Luke Winkie is out for vengeance. A New Yorker who has remained in New York City over the entirety of the past year, he writes in the New York Times concerning those city residents who fled during the pandemic and are now gradually returning that “we cannot let these transplants off so easy.” Their “indiscretion” of not remaining loyal to the city during its coronavirus woes “shall not stand.”
Tongue at least somewhat in cheek, he makes a few proposals about these returning residents. First, unless they had good reason to leave, City Hall should levy a “resettlement tax” upon them the moment they get back. The money collected would be used at the discretion of those who remained in the city. Second, the residents of nicer areas who left should be forced to do what he calls a “Borough Swap” with those in worse areas and in more cramped apartments who never departed (such as Winkie).
His proposals, which he admits may reflect his being “petty” and the “resentment” he harbors for having stayed in a tiny apartment over the past year while others left the city, seem more punitive than productive. This is likely at least partly a product of the placement of his tongue in his cheek. But one can still sense real bitterness in his wishing to extend the second of his policies “until sufficient contrition is expressed . . . so long as [leavers] promise to never vacate the city in its time of need ever again.” However unserious Winkie may be, surely he is reminding many of the New Yorkers who fled of some of the reasons why they did so. And perhaps he is also supplying new reasons for them to make their departures permanent, as indeed many have.
Though his bitterness seems more directed at the wealthy, which I am not, I did in fact flee New York City in early March, only returning in July to move out of a city I never liked much to begin with. And coronavirus and the city’s response to it largely deprived the place of whatever residential charms it may have once held for me. I left not out of bitterness, but more out of a simple lack of attachment, and a lack of the kind of loyalty that New Yorkers have increasingly made a prerequisite for living there. Still, though, there’s probably room for some similarly spirited counterproposals to Winkie’s, for those of us who either left the city or never lived in it.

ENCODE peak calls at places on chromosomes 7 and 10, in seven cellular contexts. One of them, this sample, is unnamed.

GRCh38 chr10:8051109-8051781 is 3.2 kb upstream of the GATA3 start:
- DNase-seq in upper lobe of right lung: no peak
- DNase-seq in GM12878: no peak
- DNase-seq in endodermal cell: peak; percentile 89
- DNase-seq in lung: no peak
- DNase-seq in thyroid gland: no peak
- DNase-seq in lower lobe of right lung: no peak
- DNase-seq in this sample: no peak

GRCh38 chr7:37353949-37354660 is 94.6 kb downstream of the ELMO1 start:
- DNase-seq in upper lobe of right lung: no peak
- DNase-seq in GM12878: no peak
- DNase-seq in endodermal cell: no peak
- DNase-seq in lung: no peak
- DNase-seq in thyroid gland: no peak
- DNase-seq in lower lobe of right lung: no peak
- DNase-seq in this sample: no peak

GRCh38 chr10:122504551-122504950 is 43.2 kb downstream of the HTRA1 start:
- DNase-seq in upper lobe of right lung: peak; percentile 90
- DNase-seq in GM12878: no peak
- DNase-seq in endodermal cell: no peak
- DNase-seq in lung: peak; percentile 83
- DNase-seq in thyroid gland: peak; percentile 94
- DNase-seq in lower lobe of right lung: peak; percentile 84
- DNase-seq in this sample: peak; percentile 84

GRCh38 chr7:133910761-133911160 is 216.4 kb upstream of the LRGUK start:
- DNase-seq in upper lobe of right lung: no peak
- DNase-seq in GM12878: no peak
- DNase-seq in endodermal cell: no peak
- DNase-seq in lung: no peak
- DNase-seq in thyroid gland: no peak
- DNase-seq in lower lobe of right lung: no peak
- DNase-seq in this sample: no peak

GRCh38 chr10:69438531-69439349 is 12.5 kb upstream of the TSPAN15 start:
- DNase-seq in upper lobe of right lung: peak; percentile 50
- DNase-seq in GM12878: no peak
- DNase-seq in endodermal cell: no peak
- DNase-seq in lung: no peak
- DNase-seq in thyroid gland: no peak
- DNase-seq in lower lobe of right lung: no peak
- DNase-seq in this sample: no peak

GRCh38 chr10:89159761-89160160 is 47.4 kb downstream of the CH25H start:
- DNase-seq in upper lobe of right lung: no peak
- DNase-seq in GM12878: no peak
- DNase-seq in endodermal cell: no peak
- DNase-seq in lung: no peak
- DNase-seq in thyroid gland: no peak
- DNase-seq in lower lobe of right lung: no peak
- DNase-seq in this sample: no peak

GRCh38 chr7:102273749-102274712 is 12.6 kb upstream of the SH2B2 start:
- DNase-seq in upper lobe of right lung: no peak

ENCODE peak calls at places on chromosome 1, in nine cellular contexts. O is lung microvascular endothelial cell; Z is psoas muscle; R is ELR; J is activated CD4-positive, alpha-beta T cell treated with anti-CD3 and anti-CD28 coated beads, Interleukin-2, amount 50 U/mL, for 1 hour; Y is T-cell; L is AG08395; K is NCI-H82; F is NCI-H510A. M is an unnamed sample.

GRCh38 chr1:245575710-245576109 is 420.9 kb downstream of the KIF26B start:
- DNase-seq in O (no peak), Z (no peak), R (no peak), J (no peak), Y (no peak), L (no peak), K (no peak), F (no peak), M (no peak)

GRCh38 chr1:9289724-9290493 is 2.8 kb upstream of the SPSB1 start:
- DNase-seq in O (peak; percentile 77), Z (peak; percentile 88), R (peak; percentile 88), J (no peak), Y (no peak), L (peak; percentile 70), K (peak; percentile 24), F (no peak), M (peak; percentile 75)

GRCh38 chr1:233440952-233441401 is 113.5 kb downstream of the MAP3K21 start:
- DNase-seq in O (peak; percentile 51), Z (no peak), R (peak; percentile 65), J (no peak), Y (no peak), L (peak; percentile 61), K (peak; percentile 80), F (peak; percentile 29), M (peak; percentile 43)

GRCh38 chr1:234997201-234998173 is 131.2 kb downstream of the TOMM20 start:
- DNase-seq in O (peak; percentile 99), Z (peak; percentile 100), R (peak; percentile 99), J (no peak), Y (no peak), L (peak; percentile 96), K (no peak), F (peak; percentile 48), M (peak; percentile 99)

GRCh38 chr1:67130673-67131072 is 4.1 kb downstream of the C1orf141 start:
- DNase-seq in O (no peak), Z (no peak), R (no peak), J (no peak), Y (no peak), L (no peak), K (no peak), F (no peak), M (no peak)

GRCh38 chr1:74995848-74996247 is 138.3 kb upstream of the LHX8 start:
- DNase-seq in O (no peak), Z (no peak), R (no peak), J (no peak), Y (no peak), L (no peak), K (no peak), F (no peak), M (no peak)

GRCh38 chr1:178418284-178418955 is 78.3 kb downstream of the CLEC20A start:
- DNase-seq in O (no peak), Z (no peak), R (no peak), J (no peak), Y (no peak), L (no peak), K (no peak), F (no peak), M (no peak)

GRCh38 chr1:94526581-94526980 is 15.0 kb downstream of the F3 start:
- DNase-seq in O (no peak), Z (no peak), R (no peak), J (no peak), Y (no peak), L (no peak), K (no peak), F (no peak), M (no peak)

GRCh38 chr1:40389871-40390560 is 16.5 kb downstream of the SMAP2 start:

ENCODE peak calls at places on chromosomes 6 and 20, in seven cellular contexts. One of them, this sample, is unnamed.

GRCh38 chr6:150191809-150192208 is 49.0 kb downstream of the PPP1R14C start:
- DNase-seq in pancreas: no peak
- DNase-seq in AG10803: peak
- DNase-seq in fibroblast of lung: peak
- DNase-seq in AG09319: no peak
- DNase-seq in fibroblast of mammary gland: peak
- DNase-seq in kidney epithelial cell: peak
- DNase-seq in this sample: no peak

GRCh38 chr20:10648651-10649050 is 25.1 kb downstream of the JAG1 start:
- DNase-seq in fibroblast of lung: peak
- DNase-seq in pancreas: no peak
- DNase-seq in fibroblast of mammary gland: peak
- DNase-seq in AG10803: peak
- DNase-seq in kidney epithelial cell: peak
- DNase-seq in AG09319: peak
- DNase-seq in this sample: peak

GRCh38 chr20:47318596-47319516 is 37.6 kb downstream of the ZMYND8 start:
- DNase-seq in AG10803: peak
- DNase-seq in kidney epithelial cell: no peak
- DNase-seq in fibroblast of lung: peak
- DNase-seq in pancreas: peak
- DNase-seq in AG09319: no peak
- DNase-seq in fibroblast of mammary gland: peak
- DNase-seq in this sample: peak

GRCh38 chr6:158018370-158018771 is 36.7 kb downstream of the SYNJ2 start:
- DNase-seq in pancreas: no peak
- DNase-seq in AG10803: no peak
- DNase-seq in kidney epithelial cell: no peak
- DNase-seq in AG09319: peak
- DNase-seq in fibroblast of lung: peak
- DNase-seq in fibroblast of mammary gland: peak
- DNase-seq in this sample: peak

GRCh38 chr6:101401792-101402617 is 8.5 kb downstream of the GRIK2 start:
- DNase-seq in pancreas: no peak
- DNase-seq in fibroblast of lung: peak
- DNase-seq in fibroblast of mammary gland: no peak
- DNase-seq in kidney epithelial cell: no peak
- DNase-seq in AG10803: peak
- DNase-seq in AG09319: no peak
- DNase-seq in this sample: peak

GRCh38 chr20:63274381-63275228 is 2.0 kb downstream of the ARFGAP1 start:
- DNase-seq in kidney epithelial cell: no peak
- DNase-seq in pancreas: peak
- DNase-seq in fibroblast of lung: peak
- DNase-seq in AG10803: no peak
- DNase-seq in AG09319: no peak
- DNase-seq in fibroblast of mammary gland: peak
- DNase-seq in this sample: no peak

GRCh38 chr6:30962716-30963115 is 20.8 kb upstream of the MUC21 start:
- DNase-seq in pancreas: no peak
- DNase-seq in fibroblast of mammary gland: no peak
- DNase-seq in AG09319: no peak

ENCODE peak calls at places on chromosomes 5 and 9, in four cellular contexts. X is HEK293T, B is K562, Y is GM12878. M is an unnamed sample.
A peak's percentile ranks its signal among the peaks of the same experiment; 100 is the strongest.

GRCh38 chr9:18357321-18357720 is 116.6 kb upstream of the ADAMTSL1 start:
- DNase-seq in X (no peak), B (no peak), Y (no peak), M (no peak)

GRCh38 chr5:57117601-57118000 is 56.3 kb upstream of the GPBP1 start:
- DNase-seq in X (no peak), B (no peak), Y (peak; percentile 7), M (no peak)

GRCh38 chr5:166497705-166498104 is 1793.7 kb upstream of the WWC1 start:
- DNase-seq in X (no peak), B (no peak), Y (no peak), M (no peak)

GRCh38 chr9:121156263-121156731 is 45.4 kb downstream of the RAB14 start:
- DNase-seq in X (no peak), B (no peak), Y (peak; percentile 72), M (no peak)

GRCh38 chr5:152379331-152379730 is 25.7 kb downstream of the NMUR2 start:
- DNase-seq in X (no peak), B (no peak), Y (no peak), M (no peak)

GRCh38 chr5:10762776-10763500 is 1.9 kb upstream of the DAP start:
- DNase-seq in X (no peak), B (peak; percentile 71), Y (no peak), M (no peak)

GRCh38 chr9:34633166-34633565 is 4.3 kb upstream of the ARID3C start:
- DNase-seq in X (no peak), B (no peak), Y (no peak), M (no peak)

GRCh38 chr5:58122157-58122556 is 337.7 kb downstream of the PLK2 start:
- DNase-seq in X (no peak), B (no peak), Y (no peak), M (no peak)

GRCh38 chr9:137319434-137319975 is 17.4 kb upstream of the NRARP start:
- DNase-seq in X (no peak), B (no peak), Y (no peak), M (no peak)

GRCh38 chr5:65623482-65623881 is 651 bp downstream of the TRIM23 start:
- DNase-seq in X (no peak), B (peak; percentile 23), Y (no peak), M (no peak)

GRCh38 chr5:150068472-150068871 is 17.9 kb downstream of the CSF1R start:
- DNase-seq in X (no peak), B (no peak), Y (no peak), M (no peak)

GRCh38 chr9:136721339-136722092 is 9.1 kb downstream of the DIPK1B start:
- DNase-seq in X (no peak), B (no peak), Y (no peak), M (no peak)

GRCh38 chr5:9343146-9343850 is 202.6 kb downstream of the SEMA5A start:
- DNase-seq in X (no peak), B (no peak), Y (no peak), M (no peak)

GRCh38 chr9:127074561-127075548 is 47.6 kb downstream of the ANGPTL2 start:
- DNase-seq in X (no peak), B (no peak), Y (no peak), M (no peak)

Don’t the New Yorkers who fled deserve a reward from those who selfishly did not, for having reduced the city’s population and made the disease harder to spread? New York has had one of the worst coronavirus outbreaks in the world; in New York City, things have been even worse. Maybe things would have been nigh-apocalyptic had the city population not thinned. In fact, maybe the leavers deserve a kind of party for their contribution to the city’s health, if not remuneration from those who stayed.
On the other hand, we learned later in the pandemic that New York City itself seeded coronavirus to the rest of the country. Maybe the rest of the country should hit up the famously wealthy urban center for some coronavirus reparations? It seems only fair.
Of course, the smart thing to have done would have been not to confine everyone to his apartment in New York City, but to confine New York City to itself. Yes, that’s right: a citywide quarantine, the placing of a Simpsons Movie–esque dome over the city right around this time last year (preferably after I fled coronavirus-free, thank you very much). That would have had a much greater effect in mitigating the spread of coronavirus than anything Governor Andrew Cuomo did.
If you disagree with me, you disagree with Science.